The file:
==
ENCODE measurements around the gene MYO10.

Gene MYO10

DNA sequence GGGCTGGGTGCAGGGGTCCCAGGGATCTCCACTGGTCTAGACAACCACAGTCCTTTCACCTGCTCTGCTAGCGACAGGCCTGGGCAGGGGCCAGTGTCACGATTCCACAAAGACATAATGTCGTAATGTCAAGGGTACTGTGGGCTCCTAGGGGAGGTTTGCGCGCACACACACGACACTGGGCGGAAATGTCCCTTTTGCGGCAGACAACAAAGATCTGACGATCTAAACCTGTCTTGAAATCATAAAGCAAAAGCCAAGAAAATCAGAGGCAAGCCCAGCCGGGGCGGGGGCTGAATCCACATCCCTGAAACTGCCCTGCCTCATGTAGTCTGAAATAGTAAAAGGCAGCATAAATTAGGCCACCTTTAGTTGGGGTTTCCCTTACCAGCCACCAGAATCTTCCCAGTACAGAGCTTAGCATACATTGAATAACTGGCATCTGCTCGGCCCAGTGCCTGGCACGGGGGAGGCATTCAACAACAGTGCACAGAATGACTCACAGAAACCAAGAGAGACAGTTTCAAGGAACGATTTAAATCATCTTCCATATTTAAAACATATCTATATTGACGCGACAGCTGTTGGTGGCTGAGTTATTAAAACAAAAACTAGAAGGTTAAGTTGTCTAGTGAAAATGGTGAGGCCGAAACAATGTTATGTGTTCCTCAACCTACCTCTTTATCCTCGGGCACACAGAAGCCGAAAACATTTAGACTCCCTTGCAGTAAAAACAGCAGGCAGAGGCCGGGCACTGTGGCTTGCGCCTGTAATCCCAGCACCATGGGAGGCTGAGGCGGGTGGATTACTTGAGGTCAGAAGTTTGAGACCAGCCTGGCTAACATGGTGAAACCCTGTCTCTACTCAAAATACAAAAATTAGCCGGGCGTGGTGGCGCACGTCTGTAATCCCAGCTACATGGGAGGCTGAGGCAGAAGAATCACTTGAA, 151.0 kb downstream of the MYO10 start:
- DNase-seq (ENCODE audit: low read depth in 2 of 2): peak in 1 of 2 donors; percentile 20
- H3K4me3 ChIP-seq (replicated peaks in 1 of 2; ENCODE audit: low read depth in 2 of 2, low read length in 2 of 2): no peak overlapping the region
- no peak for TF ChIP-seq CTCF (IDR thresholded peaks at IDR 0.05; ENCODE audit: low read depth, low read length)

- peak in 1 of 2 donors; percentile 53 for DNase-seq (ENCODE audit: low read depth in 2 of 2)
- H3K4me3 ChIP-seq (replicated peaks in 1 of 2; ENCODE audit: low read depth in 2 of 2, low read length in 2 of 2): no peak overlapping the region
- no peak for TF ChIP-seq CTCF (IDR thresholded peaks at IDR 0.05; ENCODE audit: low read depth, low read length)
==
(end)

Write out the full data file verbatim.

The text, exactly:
ENCODE measurements around the gene MYO10.

Gene MYO10

DNA sequence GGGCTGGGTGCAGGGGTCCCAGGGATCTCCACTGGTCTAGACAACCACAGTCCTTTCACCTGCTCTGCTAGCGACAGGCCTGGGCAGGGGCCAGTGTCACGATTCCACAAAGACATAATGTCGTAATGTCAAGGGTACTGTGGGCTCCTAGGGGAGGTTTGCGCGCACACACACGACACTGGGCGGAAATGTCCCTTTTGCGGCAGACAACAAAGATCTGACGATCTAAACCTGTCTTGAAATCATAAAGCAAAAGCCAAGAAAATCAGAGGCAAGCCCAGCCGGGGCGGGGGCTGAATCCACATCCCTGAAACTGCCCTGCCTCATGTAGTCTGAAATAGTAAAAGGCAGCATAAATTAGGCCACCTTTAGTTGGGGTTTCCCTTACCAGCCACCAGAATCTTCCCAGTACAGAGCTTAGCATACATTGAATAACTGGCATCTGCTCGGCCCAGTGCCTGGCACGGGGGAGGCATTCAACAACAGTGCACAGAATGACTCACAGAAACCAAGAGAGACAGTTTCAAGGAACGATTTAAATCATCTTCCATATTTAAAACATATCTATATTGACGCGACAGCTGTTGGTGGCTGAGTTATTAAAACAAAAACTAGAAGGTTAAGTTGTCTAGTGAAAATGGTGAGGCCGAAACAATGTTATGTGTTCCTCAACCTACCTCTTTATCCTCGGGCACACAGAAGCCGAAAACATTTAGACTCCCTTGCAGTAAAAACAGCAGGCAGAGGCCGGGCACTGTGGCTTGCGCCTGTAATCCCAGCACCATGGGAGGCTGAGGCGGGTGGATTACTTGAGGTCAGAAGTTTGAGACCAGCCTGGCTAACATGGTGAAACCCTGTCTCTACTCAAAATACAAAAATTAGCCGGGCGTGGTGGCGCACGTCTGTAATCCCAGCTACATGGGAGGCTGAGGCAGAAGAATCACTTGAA, 151.0 kb downstream of the MYO10 start:
- DNase-seq (ENCODE audit: low read depth in 2 of 2): peak in 1 of 2 donors; percentile 20
- H3K4me3 ChIP-seq (replicated peaks in 1 of 2; ENCODE audit: low read depth in 2 of 2, low read length in 2 of 2): no peak overlapping the region
- no peak for TF ChIP-seq CTCF (IDR thresholded peaks at IDR 0.05; ENCODE audit: low read depth, low read length)

- peak in 1 of 2 donors; percentile 53 for DNase-seq (ENCODE audit: low read depth in 2 of 2)
- H3K4me3 ChIP-seq (replicated peaks in 1 of 2; ENCODE audit: low read depth in 2 of 2, low read length in 2 of 2): no peak overlapping the region
- no peak for TF ChIP-seq CTCF (IDR thresholded peaks at IDR 0.05; ENCODE audit: low read depth, low read length)